In October of 2017 we will reach the 500th anniversary of the event that began the series of events that led to the Reformation: Martin Luther’s nailing the 95 Theses for debate on the door of the castle church in Wittenberg, Saxony. Lutherans of all varieties will be taking the opportunity this year to remember this day and celebrate the Reformation. But I think there are some things we all should keep in mind.
First – The nailing event was only the first of a series of events that led to a permanent break between various German churches and Rome. This was not Luther’s intent. He did not set out to create a new church, he only wanted to call attention to what he felt were abuses and he hoped that the leadership would address these. Was he cynical or naïve in this expectation? It is a good question. Power had corrupted the Roman church of the late Middle Ages so much that there would have been no realistic possibility that the church would have reformed itself, especially on the basis of some critiques by an obscure Augustinian monk from the backwaters of Northern Germany. Personally, I think Luther was sincere initially in hoping for debate and reform. But it did not take long for him to give up this hope.
2nd – Luther had not been the first person to raise the concerns. The Czech priest Jan Hus had raised many of the same issues. The church responded by inviting him to Rome for “discussions” and then had him arrested and executed – burned at the stake. Luther would not make the same mistake. And Luther was lucky to have as his prince the Elector Frederick the Wise, who protected him. This protection was essential for Luther. Without it he would have undoubtedly ended up tied to a stake in Rome like Hus.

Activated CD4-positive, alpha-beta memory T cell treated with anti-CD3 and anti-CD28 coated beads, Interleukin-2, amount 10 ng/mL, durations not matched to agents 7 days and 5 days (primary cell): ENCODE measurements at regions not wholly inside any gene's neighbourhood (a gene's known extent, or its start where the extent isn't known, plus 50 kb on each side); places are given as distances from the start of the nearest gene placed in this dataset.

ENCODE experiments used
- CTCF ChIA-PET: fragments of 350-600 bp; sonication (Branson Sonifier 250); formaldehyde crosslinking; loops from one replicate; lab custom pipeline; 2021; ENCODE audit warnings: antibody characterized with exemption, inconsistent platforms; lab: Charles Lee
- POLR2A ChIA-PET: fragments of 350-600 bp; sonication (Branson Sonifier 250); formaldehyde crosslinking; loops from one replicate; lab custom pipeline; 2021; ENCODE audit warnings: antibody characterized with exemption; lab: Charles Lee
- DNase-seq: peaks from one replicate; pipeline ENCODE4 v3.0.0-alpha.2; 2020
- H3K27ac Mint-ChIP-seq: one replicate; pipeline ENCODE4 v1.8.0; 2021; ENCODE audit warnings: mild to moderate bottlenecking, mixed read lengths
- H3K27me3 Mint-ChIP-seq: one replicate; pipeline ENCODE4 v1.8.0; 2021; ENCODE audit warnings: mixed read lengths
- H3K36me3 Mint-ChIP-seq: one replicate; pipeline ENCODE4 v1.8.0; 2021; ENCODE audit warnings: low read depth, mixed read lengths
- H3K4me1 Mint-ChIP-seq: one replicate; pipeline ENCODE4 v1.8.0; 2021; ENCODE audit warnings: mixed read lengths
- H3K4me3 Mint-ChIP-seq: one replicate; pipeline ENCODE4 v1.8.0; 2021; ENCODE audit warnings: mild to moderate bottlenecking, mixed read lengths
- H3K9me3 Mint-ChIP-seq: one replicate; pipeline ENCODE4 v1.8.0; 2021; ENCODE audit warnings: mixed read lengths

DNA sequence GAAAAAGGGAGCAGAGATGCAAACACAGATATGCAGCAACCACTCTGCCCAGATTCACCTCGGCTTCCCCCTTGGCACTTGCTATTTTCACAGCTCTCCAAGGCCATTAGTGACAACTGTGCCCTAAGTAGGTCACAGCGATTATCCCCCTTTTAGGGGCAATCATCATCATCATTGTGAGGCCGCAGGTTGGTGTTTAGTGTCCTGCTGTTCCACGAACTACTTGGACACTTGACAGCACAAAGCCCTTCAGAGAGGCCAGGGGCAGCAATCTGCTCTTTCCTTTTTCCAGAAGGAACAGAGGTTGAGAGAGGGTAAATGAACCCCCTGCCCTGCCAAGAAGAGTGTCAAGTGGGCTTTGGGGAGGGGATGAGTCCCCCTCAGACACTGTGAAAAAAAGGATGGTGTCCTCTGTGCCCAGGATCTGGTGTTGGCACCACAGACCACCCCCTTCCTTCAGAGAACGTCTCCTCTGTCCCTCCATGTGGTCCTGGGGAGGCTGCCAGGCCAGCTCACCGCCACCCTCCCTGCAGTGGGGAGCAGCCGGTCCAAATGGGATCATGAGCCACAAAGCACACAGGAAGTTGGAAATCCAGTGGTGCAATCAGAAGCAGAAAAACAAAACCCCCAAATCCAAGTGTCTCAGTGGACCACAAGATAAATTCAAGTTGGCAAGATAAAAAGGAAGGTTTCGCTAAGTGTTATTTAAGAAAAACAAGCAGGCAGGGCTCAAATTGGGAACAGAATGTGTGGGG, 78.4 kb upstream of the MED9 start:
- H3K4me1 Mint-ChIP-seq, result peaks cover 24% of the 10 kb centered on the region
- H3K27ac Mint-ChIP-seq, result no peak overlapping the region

3rd – Two other secondary things came together with this event and without either of them Luther’s protest would have probably fizzled. 1st, Luther made the curious decision to write these Theses (topics for debate) in German, the language that was spoken by the population, rather than in Latin which was the academic language for scholarship, writing and debate. It is a curious decision. The majority of the population could neither read nor write either German or Latin. However, most of the students and certainly all of Luther’s colleagues certainly could and once these were posted and printed Luther’s Theses papered all of Northern Germany. One can imagine students in the local taverns reading the document aloud to all of those who were assembled. And this leads to important happenstance #2: the invention of the Printing Press in 1440 by Johannes Gutenberg. Additionally the fact that there was a printer in Wittenberg and that they were looking for things to print was the other element here. When Hus was burned at the stake in 1415 there was no printing press and most folks had little knowledge of what the Czech priest had written. By 1517 everyone who wanted a copy had a copy and this even led to an interest in learning to read.